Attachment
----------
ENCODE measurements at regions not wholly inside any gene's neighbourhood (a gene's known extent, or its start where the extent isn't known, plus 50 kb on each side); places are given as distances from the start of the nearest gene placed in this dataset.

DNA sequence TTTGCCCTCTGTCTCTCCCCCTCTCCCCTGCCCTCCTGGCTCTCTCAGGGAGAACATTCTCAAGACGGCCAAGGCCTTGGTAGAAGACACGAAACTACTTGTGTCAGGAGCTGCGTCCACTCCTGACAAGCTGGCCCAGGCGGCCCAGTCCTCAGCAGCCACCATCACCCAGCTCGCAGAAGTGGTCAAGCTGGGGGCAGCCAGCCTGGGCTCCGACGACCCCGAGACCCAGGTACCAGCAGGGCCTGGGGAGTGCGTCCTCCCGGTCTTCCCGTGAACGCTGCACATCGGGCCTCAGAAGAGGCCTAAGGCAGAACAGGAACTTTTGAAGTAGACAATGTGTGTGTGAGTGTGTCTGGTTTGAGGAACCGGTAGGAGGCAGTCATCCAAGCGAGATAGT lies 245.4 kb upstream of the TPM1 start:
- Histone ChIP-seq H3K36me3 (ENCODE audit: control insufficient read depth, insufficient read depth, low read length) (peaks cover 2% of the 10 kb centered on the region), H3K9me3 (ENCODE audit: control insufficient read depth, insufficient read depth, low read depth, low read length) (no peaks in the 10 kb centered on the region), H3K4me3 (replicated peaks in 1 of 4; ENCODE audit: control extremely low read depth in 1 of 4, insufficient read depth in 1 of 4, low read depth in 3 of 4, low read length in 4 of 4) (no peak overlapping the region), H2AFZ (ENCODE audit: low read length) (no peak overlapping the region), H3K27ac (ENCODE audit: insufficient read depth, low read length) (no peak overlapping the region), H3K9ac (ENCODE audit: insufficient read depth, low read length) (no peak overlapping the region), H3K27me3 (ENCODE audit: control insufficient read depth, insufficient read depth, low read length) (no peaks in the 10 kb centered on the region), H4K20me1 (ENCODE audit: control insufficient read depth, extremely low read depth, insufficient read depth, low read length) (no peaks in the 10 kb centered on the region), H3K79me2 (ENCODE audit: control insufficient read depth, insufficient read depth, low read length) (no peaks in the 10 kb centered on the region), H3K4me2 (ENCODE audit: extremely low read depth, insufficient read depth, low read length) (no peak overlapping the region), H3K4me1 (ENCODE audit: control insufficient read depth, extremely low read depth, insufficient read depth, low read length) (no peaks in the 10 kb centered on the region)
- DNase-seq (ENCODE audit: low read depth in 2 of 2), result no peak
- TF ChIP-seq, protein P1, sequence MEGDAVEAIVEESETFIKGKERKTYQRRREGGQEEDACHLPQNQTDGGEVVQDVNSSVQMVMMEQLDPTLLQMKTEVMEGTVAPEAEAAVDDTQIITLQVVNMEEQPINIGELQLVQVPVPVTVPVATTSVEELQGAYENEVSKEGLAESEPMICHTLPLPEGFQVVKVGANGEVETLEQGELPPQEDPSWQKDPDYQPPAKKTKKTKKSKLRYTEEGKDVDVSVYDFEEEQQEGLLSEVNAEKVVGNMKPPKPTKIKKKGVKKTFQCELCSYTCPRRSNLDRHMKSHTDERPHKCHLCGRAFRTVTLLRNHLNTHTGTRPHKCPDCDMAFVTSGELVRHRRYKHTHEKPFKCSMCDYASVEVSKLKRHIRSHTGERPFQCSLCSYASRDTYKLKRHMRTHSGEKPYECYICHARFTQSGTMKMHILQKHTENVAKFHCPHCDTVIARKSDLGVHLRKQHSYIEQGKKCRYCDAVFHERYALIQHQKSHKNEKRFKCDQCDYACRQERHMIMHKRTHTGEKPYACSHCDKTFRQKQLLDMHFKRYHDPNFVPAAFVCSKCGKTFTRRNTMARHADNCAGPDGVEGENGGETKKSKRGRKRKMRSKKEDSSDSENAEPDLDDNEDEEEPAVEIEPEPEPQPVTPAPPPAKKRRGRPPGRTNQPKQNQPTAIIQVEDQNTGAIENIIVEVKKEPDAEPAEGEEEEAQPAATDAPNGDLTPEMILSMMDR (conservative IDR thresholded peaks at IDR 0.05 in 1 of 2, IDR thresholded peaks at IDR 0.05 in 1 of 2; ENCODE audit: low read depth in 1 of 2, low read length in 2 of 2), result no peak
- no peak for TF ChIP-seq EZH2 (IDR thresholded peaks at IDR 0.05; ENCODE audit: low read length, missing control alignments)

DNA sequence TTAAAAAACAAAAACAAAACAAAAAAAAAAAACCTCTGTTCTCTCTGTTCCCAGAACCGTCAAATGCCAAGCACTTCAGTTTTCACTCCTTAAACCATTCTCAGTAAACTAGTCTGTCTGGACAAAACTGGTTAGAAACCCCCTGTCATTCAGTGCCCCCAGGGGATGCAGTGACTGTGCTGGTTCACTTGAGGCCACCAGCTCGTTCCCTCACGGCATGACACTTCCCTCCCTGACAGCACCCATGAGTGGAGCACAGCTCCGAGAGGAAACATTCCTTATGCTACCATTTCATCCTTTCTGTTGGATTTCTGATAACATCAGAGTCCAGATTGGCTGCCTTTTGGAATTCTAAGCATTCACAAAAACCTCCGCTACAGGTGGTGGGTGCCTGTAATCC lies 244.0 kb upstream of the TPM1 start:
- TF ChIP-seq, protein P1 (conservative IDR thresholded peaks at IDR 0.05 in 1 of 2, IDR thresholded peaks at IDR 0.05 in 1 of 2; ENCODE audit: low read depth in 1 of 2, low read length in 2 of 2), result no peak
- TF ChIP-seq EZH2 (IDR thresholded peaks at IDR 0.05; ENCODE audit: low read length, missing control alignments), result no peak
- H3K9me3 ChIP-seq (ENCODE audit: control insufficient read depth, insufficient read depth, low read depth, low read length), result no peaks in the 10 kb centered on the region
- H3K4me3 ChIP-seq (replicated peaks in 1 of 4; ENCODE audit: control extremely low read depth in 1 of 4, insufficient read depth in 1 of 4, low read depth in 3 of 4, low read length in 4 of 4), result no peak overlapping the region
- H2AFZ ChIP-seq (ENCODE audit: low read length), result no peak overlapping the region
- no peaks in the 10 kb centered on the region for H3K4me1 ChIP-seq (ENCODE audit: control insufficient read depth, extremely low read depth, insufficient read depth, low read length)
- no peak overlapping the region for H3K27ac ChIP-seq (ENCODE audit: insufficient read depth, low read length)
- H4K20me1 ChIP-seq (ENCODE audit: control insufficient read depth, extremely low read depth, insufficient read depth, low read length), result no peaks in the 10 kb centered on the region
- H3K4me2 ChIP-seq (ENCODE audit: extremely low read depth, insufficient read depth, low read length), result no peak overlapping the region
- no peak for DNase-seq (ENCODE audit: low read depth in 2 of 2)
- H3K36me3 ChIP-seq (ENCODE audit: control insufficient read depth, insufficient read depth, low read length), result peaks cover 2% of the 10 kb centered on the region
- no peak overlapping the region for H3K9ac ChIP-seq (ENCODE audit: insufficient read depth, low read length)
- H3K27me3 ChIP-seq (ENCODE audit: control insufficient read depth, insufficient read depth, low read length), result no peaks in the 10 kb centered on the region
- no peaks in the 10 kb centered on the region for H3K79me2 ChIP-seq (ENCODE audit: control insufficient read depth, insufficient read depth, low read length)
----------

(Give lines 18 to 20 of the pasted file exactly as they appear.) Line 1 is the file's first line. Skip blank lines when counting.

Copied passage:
- H3K36me3 ChIP-seq (ENCODE audit: control insufficient read depth, insufficient read depth, low read length), result peaks cover 2% of the 10 kb centered on the region
- no peak overlapping the region for H3K9ac ChIP-seq (ENCODE audit: insufficient read depth, low read length)
- H3K27me3 ChIP-seq (ENCODE audit: control insufficient read depth, insufficient read depth, low read length), result no peaks in the 10 kb centered on the region